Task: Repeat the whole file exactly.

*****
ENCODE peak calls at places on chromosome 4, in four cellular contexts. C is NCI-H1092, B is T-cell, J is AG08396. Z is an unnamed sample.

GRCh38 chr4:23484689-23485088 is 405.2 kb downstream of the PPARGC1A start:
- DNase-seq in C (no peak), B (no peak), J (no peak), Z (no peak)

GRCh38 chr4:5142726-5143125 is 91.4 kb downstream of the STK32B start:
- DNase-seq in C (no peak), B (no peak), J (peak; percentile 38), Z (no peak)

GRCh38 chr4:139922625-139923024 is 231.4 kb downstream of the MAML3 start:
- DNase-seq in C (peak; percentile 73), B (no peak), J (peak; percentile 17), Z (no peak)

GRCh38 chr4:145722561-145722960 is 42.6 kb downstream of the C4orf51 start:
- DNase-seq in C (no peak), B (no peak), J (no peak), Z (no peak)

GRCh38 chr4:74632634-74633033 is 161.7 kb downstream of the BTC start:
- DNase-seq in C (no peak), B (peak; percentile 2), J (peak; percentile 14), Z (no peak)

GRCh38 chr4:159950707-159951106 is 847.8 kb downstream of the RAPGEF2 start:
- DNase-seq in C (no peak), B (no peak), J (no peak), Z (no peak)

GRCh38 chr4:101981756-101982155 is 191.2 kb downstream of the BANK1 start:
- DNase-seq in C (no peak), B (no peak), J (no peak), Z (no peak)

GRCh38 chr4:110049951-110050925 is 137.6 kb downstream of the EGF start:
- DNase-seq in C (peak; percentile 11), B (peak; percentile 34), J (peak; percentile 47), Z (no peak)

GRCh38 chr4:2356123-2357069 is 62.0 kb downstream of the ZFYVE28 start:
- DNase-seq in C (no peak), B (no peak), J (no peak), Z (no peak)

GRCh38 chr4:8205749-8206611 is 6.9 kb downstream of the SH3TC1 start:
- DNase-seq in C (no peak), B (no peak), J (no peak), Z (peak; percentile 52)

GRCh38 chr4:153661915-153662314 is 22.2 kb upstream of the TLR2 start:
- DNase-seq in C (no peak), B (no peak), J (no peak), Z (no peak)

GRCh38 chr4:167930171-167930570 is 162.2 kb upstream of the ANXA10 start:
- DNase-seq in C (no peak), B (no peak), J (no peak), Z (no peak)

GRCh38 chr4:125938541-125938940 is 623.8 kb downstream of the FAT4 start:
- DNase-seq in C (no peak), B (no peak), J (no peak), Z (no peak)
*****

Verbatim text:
ENCODE peak calls at places on chromosome 4, in four cellular contexts. C is NCI-H1092, B is T-cell, J is AG08396. Z is an unnamed sample.

GRCh38 chr4:23484689-23485088 is 405.2 kb downstream of the PPARGC1A start:
- DNase-seq in C (no peak), B (no peak), J (no peak), Z (no peak)

GRCh38 chr4:5142726-5143125 is 91.4 kb downstream of the STK32B start:
- DNase-seq in C (no peak), B (no peak), J (peak; percentile 38), Z (no peak)

GRCh38 chr4:139922625-139923024 is 231.4 kb downstream of the MAML3 start:
- DNase-seq in C (peak; percentile 73), B (no peak), J (peak; percentile 17), Z (no peak)

GRCh38 chr4:145722561-145722960 is 42.6 kb downstream of the C4orf51 start:
- DNase-seq in C (no peak), B (no peak), J (no peak), Z (no peak)

GRCh38 chr4:74632634-74633033 is 161.7 kb downstream of the BTC start:
- DNase-seq in C (no peak), B (peak; percentile 2), J (peak; percentile 14), Z (no peak)

GRCh38 chr4:159950707-159951106 is 847.8 kb downstream of the RAPGEF2 start:
- DNase-seq in C (no peak), B (no peak), J (no peak), Z (no peak)

GRCh38 chr4:101981756-101982155 is 191.2 kb downstream of the BANK1 start:
- DNase-seq in C (no peak), B (no peak), J (no peak), Z (no peak)

GRCh38 chr4:110049951-110050925 is 137.6 kb downstream of the EGF start:
- DNase-seq in C (peak; percentile 11), B (peak; percentile 34), J (peak; percentile 47), Z (no peak)

GRCh38 chr4:2356123-2357069 is 62.0 kb downstream of the ZFYVE28 start:
- DNase-seq in C (no peak), B (no peak), J (no peak), Z (no peak)

GRCh38 chr4:8205749-8206611 is 6.9 kb downstream of the SH3TC1 start:
- DNase-seq in C (no peak), B (no peak), J (no peak), Z (peak; percentile 52)

GRCh38 chr4:153661915-153662314 is 22.2 kb upstream of the TLR2 start:
- DNase-seq in C (no peak), B (no peak), J (no peak), Z (no peak)

GRCh38 chr4:167930171-167930570 is 162.2 kb upstream of the ANXA10 start:
- DNase-seq in C (no peak), B (no peak), J (no peak), Z (no peak)

GRCh38 chr4:125938541-125938940 is 623.8 kb downstream of the FAT4 start:
- DNase-seq in C (no peak), B (no peak), J (no peak), Z (no peak)